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Blog: The UK space sector, COVID-19 and the Midlands

Written by Professor Martin Barstow, Space Park Leicester – Director, Strategic Partnerships, University of Leicester [24 June 2020]

The UK Space Sector

The Space sector is an important contributor to the UK Economy, delivering approximately £15billion per annum coupled to a strong rate of growth. Its importance is recognised by the UK Government, as highlighted in the Industrial Strategy, with aim of developing a £40B UK sector, a significant share of global activity, and 100,000 new jobs by 2030. A large factor in this strengthened sense of purpose has been the Space Growth Partnership, bringing industry, academic and government interests together for almost a decade. Some key developments in this period have been the creation of the Satellite Applications Catapult, expansion of the Harwell Campus (including location of the ESA ECSAT facility there) and a decision to support launch services from the UK mainland.  However, for both political and practical reasons, it is clear that development of the space sector within the UK cannot all take place in the South East of the country. The plan to build Space Park Leicester, creating a Midlands space cluster, has been positioned as a leading contribution to National infrastructure, alongside others, including Goonhilly Earth Station, Westcott, Surrey and Strathclyde, for example.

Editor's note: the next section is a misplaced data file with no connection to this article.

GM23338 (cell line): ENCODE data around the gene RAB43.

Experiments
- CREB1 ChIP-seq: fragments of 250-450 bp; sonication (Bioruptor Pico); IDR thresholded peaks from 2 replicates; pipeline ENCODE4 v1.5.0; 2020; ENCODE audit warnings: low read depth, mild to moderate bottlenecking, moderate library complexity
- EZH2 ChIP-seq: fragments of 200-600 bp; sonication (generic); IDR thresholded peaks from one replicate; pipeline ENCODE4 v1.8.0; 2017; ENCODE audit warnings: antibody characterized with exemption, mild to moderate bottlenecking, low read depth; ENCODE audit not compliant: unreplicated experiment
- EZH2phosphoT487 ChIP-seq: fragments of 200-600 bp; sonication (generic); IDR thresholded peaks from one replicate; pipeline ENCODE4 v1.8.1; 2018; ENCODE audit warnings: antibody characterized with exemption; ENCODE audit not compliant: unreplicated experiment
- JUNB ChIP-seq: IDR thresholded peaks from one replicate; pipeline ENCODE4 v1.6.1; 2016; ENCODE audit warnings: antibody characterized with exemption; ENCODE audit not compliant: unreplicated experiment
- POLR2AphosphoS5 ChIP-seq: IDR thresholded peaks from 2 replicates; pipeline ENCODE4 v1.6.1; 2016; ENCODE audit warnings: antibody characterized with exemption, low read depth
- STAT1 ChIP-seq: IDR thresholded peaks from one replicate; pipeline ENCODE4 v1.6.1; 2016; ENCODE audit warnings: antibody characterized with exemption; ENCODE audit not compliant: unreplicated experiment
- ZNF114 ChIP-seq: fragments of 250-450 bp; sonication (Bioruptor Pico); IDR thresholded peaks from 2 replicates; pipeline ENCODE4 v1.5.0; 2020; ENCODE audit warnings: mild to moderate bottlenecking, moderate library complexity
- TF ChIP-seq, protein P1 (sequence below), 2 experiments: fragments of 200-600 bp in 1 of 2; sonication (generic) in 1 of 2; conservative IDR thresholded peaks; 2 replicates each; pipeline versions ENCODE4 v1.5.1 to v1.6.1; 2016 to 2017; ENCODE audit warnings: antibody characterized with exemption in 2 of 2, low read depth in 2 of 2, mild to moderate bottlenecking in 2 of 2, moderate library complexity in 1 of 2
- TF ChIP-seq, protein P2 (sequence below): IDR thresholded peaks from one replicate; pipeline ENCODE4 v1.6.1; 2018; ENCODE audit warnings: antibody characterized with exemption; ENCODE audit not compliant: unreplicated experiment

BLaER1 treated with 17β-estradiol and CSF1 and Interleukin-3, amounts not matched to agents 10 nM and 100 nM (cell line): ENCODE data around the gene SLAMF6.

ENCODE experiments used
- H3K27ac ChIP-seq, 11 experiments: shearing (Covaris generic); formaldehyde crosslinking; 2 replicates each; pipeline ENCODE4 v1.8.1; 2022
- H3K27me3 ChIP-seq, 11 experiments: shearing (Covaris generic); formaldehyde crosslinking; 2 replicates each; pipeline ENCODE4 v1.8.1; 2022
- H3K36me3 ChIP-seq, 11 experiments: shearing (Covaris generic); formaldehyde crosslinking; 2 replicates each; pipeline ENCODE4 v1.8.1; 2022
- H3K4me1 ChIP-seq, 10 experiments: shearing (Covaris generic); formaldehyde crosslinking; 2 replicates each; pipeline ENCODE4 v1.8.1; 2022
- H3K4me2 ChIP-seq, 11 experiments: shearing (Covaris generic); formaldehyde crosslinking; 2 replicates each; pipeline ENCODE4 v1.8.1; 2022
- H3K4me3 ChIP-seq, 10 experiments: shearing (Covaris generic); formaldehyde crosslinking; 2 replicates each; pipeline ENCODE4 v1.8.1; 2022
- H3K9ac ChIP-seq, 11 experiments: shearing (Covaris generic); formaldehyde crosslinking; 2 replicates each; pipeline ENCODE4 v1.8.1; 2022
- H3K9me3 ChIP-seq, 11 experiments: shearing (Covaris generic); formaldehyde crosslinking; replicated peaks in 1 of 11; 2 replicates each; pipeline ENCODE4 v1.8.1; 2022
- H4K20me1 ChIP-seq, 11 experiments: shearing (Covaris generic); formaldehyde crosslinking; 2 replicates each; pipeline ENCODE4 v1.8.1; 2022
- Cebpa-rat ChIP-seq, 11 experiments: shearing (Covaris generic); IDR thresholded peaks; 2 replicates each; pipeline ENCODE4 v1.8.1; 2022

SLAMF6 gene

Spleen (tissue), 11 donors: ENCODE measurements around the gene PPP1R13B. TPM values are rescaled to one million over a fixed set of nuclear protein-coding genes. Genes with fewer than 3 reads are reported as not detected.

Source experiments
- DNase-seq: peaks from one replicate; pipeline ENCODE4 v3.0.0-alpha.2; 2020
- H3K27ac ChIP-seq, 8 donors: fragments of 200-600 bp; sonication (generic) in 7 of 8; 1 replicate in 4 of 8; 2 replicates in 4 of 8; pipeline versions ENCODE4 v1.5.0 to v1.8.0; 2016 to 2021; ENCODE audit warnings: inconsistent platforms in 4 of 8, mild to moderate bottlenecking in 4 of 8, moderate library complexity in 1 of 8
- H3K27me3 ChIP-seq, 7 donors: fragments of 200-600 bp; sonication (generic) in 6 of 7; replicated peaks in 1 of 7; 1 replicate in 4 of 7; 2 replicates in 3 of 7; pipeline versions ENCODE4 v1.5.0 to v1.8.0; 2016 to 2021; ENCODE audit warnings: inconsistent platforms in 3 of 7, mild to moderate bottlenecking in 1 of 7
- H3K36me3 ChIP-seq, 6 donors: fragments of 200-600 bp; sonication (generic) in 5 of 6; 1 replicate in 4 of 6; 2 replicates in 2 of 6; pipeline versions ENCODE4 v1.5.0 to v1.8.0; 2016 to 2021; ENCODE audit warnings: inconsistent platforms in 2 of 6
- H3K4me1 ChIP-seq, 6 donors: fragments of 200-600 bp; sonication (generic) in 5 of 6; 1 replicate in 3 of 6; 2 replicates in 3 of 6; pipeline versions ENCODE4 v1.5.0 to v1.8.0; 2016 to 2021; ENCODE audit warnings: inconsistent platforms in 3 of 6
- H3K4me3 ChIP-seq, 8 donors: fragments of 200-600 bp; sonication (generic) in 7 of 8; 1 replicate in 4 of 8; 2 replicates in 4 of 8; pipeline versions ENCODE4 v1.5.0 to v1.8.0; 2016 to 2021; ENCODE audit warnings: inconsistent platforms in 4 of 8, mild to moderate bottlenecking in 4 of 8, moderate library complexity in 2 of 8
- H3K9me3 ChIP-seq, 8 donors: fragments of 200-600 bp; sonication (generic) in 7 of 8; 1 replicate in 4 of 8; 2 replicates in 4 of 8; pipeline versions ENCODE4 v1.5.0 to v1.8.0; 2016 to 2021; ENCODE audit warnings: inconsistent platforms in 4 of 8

An important element of Government industrial and social policy has been the “place” agenda, recognising that development and economic benefit have been to concentrated in the South East of the country and that other regions require more support. In the current administration, this is now referred to as “levelling up”. Important responses to this have been the creation of the Midlands Engine and the Midlands Innovation consortium of universities across the region to support economic and societal development. All of the Midlands Innovation universities have significant interests in aspects of space research or in technologies that are important for space activities. Coupled with Midlands strengths in manufacturing and energy, growth of the space economy in the region is a strong prospect and a source of high value jobs with the right investments.

The value of collaboration

To build on the track records of individual institutions a Midlands Innovation Space Group has been created to pool expertise and foster closer collaboration on potential funding opportunities, particularly to engage in large multi-institution programmes. Across the partnership, institutions cover all aspects of upstream and downstream space research besides a wide range of related technology developments and application of space technology in non-space areas. A compilation of Midlands Innovation space capability has been created, which will be used to showcase the collaboration, which is being complemented by a survey of the scale of activity. A conservative estimate currently indicates that there are more than 600 people engaged in some aspect of space research and development across the partnership.